Tips for MDF Subwoofer Box Building

Written by teresa rodriguez
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Tips for MDF Subwoofer Box Building
MDF makes heavy, acoustically dense boxes for loudspeakers. (golden speakers image by Nicemonkey from

MDF is medium density fiberboard, a preferred box-making material among do-it-yourself speaker builders. MDF is not particleboard. MDF is compressed wood pulp, so it is denser and heavier than actual wood, making it a desirable material for building a subwoofer box. MDF is a manufactured hardboard, so it has no surface grain. MDF also has a completely uniform surface, and that characteristic is one of its most valuable for subwoofer box building.

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Working With MDF

Because MDF has no grain, it can be cut, drilled, machined and filed without scarring the surface. Because it's a pressurised and assembled product infused with glue, MDF releases urea formaldehyde when it is sanded or cut. Urea formaldehyde can irritate eyes and lungs, so proper ventilation is essential. Wear a mask and goggles whenever you work with MDF.

Butt the Edges

Edge-to-edge butt joints work well for subwoofer construction. Other types of joints, from dovetails to rebates, can also be used, but the combination of wood glue and screws is excellent for the easier butt joints.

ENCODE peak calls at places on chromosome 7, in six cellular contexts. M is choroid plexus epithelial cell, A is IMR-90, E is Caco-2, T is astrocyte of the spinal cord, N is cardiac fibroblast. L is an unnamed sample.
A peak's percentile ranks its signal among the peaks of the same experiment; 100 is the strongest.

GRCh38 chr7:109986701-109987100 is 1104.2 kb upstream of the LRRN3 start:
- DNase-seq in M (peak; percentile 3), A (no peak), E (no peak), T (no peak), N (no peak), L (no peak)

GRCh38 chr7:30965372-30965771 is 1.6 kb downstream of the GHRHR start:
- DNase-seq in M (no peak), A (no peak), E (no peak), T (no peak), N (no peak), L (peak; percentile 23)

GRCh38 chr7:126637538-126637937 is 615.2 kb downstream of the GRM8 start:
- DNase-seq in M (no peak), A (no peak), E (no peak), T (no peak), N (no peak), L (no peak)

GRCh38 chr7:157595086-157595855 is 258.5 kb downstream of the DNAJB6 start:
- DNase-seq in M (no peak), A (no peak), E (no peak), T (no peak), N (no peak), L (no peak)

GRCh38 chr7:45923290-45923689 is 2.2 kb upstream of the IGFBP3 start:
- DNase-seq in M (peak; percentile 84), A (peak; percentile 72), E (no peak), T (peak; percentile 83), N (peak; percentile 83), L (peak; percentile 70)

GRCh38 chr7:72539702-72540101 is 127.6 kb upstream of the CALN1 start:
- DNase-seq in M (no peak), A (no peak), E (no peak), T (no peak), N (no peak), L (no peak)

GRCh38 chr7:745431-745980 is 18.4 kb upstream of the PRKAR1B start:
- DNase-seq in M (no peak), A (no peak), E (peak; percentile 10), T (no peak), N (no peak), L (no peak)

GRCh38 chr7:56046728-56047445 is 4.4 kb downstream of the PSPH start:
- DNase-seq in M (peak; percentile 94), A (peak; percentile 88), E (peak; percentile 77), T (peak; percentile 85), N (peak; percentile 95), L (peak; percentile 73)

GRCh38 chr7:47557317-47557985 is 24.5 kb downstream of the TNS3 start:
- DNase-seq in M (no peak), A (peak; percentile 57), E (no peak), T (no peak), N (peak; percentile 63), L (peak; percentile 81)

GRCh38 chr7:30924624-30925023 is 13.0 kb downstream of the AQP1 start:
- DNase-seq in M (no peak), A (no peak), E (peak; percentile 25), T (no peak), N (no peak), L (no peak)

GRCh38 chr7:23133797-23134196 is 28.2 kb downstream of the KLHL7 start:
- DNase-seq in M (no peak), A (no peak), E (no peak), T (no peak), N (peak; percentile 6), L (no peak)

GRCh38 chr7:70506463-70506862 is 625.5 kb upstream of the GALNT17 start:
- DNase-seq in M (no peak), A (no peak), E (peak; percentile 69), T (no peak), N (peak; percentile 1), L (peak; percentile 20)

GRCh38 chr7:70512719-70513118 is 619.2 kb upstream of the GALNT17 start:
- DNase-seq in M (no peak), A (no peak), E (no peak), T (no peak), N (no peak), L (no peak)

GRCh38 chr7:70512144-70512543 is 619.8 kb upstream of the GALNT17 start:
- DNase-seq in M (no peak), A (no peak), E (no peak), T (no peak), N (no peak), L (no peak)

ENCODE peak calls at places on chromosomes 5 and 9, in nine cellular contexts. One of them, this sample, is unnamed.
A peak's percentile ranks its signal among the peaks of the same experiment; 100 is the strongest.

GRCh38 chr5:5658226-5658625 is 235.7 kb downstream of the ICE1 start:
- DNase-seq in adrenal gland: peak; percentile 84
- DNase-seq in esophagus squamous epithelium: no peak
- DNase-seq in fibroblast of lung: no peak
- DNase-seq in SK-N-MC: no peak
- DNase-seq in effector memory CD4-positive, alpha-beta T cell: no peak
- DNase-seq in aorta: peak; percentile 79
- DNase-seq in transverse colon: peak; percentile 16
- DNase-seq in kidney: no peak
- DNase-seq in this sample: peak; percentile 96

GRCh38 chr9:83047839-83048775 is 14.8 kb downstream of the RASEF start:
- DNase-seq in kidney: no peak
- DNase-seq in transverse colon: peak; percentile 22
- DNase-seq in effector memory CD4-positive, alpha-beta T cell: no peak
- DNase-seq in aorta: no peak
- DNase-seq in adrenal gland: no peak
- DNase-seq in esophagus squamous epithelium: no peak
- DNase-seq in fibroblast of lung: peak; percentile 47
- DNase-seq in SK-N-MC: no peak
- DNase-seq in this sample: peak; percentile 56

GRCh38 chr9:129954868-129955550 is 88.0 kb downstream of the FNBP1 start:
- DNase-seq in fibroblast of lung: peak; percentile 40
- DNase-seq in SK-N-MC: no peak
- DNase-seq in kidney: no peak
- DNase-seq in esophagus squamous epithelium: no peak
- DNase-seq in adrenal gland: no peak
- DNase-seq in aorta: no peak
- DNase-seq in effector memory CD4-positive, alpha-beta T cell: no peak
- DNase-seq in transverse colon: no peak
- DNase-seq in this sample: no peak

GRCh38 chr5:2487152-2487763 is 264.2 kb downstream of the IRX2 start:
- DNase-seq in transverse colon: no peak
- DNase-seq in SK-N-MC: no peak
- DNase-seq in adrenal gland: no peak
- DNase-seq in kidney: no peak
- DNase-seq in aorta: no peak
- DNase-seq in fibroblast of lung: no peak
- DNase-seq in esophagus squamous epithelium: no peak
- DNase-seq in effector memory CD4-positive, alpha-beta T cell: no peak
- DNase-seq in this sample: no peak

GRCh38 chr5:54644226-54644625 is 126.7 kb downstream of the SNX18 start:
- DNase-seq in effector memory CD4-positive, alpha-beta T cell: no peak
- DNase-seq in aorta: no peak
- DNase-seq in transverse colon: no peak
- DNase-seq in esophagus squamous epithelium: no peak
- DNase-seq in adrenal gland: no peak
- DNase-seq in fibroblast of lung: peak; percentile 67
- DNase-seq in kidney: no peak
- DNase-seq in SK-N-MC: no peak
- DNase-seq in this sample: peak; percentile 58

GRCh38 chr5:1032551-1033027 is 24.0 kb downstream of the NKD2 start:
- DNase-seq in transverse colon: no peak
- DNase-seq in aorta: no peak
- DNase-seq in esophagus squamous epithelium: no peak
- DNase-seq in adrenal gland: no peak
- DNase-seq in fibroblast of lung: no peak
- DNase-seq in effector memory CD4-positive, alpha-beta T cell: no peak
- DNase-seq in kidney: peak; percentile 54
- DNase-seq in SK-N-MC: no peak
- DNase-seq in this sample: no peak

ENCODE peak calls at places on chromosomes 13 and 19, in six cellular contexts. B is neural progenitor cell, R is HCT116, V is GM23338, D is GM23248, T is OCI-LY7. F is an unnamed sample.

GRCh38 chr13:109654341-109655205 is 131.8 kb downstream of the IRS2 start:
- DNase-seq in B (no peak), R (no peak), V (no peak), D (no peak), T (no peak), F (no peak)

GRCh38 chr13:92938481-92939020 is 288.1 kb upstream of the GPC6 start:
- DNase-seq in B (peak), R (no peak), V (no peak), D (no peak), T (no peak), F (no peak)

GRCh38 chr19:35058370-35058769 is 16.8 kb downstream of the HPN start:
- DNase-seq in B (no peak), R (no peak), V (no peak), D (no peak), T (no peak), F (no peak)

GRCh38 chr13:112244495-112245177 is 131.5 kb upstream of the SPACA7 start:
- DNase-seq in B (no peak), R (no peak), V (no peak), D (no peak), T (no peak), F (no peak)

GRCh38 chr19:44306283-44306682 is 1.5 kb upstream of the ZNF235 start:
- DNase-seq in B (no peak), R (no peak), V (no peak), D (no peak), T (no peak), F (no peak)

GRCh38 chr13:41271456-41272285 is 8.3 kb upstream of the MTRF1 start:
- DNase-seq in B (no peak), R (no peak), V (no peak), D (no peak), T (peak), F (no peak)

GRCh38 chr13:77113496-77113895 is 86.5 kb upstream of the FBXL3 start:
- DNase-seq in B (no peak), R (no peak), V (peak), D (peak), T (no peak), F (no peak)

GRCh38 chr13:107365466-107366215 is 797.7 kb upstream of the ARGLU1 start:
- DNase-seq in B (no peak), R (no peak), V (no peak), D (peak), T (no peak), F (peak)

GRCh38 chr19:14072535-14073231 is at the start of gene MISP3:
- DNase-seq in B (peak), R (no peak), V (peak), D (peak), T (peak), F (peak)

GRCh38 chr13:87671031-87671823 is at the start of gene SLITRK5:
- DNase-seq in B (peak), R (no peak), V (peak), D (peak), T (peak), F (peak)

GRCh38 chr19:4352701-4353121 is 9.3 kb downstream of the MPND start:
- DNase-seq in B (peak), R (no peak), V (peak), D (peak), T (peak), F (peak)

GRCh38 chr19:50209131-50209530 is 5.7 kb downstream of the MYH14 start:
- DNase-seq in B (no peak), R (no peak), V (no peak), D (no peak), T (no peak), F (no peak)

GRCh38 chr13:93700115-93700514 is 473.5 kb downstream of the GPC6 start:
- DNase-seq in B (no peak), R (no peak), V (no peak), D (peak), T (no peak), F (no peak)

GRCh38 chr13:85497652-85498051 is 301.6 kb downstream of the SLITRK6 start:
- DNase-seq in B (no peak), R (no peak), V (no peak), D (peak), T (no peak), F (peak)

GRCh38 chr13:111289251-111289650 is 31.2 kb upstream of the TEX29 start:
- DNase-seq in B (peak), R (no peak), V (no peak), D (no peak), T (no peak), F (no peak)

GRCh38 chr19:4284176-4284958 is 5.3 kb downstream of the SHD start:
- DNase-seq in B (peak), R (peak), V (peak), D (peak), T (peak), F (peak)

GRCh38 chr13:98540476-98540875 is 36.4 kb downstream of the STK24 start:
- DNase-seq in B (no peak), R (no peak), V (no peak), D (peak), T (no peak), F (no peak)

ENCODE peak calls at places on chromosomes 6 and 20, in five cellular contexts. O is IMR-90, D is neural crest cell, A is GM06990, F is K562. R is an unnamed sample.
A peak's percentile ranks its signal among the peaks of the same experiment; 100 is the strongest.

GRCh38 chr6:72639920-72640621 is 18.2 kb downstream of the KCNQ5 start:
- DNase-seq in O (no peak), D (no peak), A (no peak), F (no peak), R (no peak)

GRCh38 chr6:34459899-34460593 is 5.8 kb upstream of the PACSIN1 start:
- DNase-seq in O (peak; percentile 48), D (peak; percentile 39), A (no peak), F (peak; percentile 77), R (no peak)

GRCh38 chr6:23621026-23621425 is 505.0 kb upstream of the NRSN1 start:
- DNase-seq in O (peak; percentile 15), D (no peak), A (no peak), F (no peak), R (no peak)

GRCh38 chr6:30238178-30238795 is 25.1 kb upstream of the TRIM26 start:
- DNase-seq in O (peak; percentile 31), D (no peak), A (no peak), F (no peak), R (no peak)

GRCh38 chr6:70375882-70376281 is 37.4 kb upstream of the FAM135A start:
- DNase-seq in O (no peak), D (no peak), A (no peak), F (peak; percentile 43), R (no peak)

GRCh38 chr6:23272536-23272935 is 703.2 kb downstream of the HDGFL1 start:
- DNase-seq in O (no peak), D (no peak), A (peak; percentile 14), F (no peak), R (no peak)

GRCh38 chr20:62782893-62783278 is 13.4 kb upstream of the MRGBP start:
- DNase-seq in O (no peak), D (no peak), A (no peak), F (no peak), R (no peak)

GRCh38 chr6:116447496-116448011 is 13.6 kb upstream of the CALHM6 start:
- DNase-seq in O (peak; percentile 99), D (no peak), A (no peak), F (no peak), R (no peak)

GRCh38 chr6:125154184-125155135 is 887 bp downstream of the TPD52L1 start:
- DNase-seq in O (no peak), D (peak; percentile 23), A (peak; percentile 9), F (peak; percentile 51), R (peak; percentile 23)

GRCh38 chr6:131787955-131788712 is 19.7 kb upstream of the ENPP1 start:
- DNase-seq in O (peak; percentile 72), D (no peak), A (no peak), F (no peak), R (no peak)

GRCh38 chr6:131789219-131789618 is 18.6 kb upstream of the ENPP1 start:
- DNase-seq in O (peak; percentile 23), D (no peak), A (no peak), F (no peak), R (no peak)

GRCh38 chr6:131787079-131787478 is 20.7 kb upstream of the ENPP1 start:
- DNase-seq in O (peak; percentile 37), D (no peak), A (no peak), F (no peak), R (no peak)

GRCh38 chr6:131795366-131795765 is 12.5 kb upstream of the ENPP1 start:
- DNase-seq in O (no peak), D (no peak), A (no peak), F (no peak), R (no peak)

Use Quality Wood Glue

MDF can be treated like any hardwood, and professional grade PVA glue is ideal. Consider the building of an MDF subwoofer box like a fine-quality furniture cabinet, and you'll get the airtight quality necessary for a well-performing speaker.

Drill Pilot Holes

The pulp-pressed nature of MDF means it doesn't hold screws as tightly as plywood or other natural wood does. The solution is to drill pilot holes before you drive the screws into the joints. Make the pilot holes between 85 per cent and 90 per cent of the screws' diameter and as deep as the screws are long. Non-tapered sheet metal screws and wood screws work best.

Use T-nuts

Use threaded T-nuts that clamp into the MDF surface to ensure a tight bond when you attach the loudspeaker/driver, internal amplifier or terminal cup with machine screws.

Finish With Veneer

Applied carefully with generous amounts of glue, wood veneers can produce a very professional looking cabinet finish. MDF can also be painted, but doesn't take well to oil and lacquer because of its grain-less composite surface appearance.

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